Question-to-innovate Series: This the twentieth of a series of weekly posts where I will answer a few common questions about innovation. Please feel free to add your own response. Also, if you have any questions you think we should discuss, let me know.
The greatest impediment to creativity is your impatience. Let me explain…
Bravery has always been associated with creativity. And, while fear is an important impediment to creativity, worse, I believe, is impatience.
The inevitable desire to hurry up the process, express something, and make a splash. Sure, the speed in how we communicate is a key driver in the pace of change in the world. This puts enormous pressure on companies to forge ahead and innovate (if they can).…
— Roger von Oech (@RogervonOech) April 15, 2013
The problem with reading books and then going out and suggesting what they say to do, is that by the time those books come out, the techniques or strategies that they suggest are already a best practice. And, you already know what I think about “best practice thinking”. Also, business books don’t really teach you how to think. At best, they tell you what to think. On top of that, humans are not very good at understanding context. What works in Cancun is not going to work in New York. There are cultural differences, even within countries.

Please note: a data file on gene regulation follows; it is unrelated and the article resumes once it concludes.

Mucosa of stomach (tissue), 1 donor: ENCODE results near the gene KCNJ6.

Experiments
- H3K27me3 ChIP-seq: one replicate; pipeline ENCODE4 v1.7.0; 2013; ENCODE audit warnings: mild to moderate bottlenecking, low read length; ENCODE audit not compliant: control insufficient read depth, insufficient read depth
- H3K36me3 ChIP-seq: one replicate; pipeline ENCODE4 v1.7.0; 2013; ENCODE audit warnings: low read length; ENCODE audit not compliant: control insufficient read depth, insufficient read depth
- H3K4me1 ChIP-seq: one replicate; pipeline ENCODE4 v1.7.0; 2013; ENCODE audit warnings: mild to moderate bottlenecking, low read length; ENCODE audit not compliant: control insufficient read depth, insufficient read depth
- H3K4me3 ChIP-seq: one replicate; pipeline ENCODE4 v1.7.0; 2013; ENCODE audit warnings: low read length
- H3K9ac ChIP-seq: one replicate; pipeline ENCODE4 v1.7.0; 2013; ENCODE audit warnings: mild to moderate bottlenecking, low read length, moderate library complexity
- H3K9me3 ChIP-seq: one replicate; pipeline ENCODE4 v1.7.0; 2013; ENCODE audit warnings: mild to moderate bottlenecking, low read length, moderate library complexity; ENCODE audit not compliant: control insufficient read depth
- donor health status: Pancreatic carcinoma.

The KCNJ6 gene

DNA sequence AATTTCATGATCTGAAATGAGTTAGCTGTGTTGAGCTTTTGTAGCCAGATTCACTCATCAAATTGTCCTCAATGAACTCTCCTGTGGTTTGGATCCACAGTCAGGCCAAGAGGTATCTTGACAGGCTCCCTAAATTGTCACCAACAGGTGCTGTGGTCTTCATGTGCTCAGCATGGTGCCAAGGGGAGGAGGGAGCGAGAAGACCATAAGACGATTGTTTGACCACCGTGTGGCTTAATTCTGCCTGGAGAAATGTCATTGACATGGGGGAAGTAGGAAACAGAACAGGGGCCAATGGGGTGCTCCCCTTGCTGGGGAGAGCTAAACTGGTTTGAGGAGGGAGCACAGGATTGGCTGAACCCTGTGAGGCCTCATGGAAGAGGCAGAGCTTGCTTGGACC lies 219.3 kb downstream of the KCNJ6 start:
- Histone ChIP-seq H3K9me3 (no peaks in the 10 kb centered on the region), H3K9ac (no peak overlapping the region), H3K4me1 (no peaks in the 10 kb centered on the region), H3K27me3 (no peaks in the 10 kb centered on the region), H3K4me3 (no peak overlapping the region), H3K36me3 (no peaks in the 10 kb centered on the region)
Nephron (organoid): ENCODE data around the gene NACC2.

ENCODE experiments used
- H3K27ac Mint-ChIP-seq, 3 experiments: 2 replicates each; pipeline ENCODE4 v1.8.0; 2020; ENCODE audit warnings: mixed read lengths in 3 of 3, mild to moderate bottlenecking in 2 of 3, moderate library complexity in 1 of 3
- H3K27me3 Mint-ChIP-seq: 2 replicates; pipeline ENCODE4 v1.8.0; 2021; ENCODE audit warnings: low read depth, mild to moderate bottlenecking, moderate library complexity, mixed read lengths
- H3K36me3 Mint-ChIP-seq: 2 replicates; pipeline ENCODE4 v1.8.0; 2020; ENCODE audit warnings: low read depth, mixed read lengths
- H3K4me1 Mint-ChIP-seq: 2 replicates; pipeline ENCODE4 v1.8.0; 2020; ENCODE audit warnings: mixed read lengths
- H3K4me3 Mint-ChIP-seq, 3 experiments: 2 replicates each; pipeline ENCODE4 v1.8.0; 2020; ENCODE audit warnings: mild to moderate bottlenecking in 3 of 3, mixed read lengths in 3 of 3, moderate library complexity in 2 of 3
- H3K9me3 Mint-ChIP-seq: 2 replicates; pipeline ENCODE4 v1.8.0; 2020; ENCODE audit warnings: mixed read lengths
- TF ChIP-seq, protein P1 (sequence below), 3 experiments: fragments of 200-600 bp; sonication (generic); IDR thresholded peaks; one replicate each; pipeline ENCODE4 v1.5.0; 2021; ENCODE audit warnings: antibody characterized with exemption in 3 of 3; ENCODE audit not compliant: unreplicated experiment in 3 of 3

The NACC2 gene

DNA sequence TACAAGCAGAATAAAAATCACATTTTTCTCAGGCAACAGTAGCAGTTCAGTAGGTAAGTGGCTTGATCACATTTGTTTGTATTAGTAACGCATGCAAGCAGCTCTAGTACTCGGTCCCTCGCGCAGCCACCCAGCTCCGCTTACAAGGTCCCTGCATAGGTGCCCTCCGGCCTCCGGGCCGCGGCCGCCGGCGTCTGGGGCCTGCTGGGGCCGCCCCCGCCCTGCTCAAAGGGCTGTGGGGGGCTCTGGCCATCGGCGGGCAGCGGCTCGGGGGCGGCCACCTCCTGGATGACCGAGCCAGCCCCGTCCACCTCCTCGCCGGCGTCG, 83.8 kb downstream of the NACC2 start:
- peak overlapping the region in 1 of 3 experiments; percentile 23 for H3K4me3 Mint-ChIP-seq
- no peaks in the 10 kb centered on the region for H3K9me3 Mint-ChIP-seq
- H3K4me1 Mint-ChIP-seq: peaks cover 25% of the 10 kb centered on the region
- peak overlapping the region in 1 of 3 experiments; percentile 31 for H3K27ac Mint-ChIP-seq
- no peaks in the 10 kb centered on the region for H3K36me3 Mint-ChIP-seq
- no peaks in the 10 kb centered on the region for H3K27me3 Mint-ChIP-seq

Another issue I see, is that templates, like all ideas, reach their expiration date:
Is your car from 1985? Porter’s strategy tools are. Time for an oil change. @bizdesignsummit
— Alex Osterwalder (@AlexOsterwalder) April 15, 2013
Question-to-innovate Series: This the nineteenth of a series of weekly posts where I will answer a few common questions about innovation. Please feel free to add your own response. Also, if you have any questions you think we should discuss, let me know.
A few weeks ago I set the record straight about the relationship between innovation and failure: Failure isn’t the goal, but it is part of the process of innovation.…